Some of the most uncomfortable conversations that condo directors, managers and lawyers have with unit owners take place when owners cannot afford the monthly common expenses for their unit. While it is natural to show compassion to someone in trouble, significant problems and potential liabilities arise by delaying prompt collection action.
Ontario condominium corporations have one the strongest statutory debt collection mechanisms in the world. They can collect every single penny of common expenses in priority to most other creditors so long as the required notices are properly completed, given on time and a certificate of lien is registered on title within 90 days of default. The rules are fairly simple but the slightest slip in the paperwork or missing a deadline by a single day jeopardizes the condo’s priority and ability to collect the entire debt quickly.
Strict compliance with the relevant Condo Act provisions and maintaining the condo’s priority over the debt is important since mortgagees carefully scrutinize the lien documents and amounts. They also routinely refuse to pay arrears that fell due 90 days before registration of the certificate of lien. Collecting those older common expenses becomes nearly impossible if the owners have inadequate income and insufficient equity in the unit to pay common expenses, after first deducting outstanding property taxes, the mortgage debt and the bank’s legal costs. This gives rise to unfortunate but avoidable situations where condo boards must write off what should have been “easy money in the bank,” prompting questions as to what went wrong and who should make up for the shortfall.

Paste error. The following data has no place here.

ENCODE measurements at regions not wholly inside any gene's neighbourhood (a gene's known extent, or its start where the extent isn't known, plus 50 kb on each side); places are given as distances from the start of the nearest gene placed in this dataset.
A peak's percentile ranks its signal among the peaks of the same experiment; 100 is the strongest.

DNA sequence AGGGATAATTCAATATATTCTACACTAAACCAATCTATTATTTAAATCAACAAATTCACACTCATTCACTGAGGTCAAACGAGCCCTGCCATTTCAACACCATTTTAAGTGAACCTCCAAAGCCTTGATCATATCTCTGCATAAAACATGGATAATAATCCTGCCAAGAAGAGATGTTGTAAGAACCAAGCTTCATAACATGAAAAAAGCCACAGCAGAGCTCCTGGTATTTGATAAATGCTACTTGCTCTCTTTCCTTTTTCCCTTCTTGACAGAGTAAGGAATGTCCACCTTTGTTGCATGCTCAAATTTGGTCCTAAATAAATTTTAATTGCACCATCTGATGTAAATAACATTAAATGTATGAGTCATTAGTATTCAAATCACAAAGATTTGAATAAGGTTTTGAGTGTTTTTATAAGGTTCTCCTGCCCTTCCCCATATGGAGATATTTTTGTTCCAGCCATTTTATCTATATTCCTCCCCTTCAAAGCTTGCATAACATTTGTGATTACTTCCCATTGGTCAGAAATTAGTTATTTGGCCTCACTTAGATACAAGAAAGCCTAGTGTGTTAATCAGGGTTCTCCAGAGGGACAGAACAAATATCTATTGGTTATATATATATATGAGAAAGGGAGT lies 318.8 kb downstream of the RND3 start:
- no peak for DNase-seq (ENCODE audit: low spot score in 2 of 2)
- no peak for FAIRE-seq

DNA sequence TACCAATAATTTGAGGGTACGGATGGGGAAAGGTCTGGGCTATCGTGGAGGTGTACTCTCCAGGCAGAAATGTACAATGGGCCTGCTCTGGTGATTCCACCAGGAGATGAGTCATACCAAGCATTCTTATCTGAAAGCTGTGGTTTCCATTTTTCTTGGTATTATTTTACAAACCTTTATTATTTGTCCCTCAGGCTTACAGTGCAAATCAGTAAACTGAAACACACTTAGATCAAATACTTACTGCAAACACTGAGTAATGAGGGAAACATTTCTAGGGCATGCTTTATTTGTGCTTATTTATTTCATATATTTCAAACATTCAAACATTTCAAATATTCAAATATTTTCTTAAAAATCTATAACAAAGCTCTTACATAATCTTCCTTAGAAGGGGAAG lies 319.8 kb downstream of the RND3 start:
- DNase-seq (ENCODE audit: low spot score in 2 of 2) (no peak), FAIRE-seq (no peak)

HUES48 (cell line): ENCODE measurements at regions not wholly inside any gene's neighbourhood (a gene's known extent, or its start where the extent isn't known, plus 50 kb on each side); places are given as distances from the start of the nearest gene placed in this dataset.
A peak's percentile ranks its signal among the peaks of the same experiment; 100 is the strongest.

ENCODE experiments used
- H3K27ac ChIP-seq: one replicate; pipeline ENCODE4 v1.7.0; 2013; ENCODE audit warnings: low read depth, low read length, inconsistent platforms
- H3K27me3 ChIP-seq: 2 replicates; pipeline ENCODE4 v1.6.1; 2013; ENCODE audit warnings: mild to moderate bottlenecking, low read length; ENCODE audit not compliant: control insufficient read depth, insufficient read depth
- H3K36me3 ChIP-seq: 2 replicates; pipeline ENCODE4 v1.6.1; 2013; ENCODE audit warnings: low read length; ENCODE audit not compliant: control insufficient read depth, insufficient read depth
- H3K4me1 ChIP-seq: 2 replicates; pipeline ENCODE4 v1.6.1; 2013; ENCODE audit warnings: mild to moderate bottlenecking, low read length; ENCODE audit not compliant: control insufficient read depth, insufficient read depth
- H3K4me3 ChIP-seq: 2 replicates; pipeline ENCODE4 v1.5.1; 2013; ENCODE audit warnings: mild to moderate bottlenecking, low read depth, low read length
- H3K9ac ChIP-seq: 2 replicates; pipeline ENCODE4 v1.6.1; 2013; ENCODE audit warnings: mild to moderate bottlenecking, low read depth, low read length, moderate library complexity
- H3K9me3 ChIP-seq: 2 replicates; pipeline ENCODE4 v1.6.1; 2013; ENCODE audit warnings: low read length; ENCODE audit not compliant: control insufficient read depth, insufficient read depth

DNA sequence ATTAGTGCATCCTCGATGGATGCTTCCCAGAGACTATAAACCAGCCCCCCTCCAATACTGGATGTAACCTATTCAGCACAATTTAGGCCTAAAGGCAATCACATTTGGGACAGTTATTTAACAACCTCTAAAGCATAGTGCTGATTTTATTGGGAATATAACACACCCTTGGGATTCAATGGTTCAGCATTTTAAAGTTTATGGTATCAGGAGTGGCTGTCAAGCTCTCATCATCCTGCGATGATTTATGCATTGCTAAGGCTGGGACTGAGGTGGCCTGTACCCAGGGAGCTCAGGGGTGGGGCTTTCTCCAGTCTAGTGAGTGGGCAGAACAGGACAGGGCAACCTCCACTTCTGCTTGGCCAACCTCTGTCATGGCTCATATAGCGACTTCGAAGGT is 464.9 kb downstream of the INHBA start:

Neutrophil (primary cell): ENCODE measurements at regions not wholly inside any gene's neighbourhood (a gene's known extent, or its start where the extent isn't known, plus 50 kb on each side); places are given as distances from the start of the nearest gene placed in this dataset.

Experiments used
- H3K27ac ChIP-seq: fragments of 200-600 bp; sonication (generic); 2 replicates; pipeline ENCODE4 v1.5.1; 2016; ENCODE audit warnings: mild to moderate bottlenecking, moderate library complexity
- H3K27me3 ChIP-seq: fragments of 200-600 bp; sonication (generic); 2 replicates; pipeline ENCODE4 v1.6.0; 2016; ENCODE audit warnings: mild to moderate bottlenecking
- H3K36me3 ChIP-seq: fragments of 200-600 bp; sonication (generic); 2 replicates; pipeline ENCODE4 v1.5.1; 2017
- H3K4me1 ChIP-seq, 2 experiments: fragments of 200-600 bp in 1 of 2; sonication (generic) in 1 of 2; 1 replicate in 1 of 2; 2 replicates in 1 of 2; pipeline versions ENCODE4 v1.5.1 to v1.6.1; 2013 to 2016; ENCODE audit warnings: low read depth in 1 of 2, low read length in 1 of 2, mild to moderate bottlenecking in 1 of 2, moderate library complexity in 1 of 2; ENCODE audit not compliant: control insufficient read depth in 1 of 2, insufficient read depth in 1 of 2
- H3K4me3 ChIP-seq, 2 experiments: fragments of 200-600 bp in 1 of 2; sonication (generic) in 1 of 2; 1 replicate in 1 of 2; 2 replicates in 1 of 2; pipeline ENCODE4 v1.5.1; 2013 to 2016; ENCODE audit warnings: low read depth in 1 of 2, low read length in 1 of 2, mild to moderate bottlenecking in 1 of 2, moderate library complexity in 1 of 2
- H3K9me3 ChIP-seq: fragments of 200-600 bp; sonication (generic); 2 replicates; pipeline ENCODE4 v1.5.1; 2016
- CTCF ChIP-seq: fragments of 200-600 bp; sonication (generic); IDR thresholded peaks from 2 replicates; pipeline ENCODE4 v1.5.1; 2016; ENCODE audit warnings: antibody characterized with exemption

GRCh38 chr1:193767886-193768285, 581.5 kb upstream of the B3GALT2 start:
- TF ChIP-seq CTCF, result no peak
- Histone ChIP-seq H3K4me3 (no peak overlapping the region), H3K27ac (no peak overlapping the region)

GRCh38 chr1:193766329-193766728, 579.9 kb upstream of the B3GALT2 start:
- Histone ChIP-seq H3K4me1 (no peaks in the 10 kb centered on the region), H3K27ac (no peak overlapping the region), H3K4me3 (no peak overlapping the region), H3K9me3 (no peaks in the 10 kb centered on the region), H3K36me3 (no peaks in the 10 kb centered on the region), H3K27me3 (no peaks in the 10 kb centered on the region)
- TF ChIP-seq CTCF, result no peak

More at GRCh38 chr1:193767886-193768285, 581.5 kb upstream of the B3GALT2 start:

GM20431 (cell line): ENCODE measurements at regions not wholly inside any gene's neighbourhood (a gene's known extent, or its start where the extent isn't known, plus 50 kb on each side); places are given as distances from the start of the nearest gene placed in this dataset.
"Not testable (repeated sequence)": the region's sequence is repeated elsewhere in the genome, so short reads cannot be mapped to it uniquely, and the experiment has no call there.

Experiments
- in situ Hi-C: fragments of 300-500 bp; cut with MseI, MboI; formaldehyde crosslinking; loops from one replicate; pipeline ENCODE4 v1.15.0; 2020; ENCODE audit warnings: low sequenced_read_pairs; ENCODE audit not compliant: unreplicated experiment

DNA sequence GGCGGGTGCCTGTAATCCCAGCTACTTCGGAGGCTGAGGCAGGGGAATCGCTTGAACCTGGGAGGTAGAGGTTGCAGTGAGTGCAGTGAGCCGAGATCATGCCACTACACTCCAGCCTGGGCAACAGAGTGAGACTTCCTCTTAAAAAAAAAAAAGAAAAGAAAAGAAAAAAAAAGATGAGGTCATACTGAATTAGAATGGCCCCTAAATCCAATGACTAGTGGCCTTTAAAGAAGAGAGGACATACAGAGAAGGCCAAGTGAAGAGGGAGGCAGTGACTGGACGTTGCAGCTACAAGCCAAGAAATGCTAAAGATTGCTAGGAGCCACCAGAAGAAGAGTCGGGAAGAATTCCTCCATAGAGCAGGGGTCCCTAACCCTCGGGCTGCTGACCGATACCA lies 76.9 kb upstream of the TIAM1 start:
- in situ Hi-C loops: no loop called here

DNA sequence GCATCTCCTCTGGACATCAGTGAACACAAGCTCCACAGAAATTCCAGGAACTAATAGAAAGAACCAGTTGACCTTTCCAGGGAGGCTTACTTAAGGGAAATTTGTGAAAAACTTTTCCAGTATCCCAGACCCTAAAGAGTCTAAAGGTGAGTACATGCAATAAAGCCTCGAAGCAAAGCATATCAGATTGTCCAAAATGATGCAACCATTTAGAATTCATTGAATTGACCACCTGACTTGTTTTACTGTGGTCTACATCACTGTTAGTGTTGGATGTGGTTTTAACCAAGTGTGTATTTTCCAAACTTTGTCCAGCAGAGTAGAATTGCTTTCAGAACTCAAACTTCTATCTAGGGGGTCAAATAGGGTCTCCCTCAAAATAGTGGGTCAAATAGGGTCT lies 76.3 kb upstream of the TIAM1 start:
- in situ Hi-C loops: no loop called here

When losses occur from intentionally choosing not to commence the condo lien process, whether out of pity for a cash-strapped owner or otherwise, the decision is not only negligent, it is a breach of a statutory or contractual obligation. For one thing, it is unfair to collect expenses from most but not all owners. Second, nearly every condominium’s by-laws specify that the board has a duty to collect common expenses. Third, most condo management agreements delegate common expense collection to the manager.
For breaching their duties and obligations, directors or managers who choose to delay collection and allow debts to become un-collectable are responsible to pay damages to the corporation for that failure. Knowing this would prompt most directors and managers to think twice before agreeing to delay the condo lien process.